Guadalupe Lanning Robinson
Lower Level Galleries
Guadalupe Robinson was born in Mexico City where she met her husband. In her studio in Lowe Mill, a renovated textile mill in Hunstville, AL, Guadalupe creates distinctive pottery adorned with hand-tooled designs made in geometric and organic patterns that are inspired by her heritage. Her work is tedious and meticulous with each design an exact duplication throughout each piece. Most of her pots are wheel-thrown with one piece taking up to three weeks to complete.
Guadalupe's exhibit, "To Cotton from Clay" maps her artwork from its beginning (beautiful and distinctive pottery of her native Mexico) to her American love of quilting (learned from her husband's family in Tennessee).
When asked which peice was her favorite, a recent visitor (Sarah Hixon) exclaimed that she couldn't possibly choose one piece nor could she choose between Guadalupe's pottery and quilts. Mrs. Sarah was absolutely awe struck by Guadalupe's exhibit. No doubt, you will be too.
Upper Level Galleries
Troy's Charles Adams is widely acclaimed for his beautiful glass artistry including being recognized as the Best of Show at TroyFest 2019. Charles is a Southern Gentleman whose resiliency is unquestionable. In his early career, he came home to find that his first studio (located in a former chicken house) was on fire because the kiln used to fire glass had gotten too hot.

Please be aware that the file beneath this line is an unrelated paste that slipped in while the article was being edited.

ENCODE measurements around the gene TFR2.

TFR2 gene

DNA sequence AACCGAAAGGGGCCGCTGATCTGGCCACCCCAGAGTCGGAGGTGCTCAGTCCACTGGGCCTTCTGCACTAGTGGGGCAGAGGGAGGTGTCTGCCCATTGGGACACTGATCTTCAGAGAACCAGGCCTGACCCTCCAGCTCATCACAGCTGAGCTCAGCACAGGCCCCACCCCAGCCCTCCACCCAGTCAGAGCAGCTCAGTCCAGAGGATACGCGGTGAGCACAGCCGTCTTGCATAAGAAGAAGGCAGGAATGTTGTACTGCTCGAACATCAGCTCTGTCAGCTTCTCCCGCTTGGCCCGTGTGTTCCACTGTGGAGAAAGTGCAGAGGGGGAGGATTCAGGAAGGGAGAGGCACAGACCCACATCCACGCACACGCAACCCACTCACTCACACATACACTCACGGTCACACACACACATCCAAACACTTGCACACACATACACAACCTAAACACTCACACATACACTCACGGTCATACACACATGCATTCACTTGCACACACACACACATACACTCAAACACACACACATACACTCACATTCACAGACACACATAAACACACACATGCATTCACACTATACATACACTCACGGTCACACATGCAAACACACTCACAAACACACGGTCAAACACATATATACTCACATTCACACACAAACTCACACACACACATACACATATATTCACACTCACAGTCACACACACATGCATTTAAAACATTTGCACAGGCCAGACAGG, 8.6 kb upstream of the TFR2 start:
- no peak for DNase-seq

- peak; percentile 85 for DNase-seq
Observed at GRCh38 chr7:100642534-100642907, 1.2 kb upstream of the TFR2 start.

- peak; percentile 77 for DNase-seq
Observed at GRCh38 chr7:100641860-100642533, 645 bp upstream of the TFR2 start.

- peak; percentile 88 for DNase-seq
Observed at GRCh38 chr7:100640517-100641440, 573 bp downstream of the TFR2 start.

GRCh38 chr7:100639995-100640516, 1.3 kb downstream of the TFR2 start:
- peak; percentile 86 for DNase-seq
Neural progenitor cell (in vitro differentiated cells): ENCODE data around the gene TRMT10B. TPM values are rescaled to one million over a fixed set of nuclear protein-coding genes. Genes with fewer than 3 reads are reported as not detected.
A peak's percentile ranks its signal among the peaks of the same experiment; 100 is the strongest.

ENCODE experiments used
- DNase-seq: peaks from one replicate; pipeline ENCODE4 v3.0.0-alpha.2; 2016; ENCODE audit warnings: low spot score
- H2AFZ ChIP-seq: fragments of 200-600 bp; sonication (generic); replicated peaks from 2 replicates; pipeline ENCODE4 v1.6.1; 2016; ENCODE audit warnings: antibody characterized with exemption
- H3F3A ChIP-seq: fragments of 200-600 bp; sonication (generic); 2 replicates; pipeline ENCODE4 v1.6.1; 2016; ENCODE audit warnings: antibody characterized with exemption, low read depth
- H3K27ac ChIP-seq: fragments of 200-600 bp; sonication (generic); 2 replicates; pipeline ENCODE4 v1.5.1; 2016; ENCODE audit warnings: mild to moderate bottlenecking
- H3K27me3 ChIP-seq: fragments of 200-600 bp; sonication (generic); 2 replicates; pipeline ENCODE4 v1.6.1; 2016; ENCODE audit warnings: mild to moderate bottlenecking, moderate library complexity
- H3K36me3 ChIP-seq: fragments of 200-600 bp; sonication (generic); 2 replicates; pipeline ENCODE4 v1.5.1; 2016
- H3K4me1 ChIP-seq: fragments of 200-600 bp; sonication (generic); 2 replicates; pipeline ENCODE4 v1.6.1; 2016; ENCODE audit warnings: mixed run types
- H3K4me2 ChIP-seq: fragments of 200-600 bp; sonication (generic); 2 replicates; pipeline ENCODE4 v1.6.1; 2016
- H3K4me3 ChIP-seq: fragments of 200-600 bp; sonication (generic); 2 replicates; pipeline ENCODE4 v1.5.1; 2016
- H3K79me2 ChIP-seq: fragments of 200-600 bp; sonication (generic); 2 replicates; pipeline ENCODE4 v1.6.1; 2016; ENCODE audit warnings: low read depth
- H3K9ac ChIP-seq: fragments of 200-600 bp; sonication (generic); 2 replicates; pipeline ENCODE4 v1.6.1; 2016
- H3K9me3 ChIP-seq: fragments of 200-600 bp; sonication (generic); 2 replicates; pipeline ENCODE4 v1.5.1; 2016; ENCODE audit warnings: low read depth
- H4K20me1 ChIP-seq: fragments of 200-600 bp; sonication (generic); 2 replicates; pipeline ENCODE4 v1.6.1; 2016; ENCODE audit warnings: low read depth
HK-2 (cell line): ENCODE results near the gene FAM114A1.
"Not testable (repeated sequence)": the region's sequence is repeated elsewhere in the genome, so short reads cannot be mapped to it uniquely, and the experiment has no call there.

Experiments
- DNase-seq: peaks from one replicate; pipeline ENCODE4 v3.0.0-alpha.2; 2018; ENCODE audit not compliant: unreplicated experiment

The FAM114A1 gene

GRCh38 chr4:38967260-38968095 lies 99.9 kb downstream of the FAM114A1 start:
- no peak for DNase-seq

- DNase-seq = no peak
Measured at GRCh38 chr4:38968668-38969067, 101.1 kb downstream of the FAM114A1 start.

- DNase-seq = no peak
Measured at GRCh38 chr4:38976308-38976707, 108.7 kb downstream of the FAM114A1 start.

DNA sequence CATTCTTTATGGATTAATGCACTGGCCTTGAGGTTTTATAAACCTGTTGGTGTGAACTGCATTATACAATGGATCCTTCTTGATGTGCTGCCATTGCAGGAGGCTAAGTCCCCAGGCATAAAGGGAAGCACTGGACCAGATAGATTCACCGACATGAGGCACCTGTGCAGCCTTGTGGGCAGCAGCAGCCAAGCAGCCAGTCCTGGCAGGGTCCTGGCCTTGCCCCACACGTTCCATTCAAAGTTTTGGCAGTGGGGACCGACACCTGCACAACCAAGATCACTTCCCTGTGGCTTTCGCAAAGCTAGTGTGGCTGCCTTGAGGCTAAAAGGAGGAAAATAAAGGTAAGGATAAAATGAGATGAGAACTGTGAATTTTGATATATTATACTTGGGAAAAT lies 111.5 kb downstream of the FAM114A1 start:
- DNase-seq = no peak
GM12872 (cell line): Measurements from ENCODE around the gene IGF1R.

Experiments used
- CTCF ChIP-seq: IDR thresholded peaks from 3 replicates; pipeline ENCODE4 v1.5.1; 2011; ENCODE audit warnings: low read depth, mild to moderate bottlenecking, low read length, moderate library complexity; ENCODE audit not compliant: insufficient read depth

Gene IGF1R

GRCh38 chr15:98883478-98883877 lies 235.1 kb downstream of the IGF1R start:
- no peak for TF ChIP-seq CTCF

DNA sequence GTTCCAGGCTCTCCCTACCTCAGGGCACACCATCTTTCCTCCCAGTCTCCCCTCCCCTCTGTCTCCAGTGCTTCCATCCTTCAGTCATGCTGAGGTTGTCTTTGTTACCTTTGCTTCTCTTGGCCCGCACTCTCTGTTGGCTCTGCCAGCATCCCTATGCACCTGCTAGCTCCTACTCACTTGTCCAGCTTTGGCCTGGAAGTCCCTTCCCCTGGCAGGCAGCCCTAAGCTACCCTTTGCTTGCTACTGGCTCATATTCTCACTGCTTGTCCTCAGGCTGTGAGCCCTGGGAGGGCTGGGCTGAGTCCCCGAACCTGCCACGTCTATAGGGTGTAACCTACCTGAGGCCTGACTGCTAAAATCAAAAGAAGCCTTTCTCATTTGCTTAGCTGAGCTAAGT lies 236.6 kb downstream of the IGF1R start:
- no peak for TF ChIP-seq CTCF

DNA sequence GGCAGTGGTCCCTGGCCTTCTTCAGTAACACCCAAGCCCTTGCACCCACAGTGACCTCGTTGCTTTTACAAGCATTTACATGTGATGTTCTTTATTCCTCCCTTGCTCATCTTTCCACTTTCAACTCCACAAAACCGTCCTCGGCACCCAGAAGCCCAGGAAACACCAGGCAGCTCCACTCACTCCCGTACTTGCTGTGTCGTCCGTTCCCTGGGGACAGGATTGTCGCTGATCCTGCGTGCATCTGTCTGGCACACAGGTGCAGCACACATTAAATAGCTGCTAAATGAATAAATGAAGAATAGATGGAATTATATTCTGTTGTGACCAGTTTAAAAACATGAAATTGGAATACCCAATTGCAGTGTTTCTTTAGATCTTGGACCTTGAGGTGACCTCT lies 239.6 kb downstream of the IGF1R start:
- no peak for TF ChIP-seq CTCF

In the early 1970's, he drove to Albany, GA, parked his motor home in the yard of his instructor, and learned how to make stained glass windows. His windows can be found in churches, businesses, and homes along with his sun catchers, bowls, and holiday pieces.
Adams suffered the loss of his second studio (Adams Glass Studio on US Hwy 231 south of Troy, AL) to fire in December 2001. Everything seemed to be lost in that fire; but not to be deferred, Charles rummaged through the ashes and found enough glass to make a beautiful angel titled "Out of Flames He Rose" which is exhibited on loan from owners Mary and Mack Gibson. Other earlier pieces on display are on loan from Adams Glass patrons and friends, thus the name "Glass Through the Years 1960's-2020". The exhibit also features work by son, David Adams, titled "The Second Generation".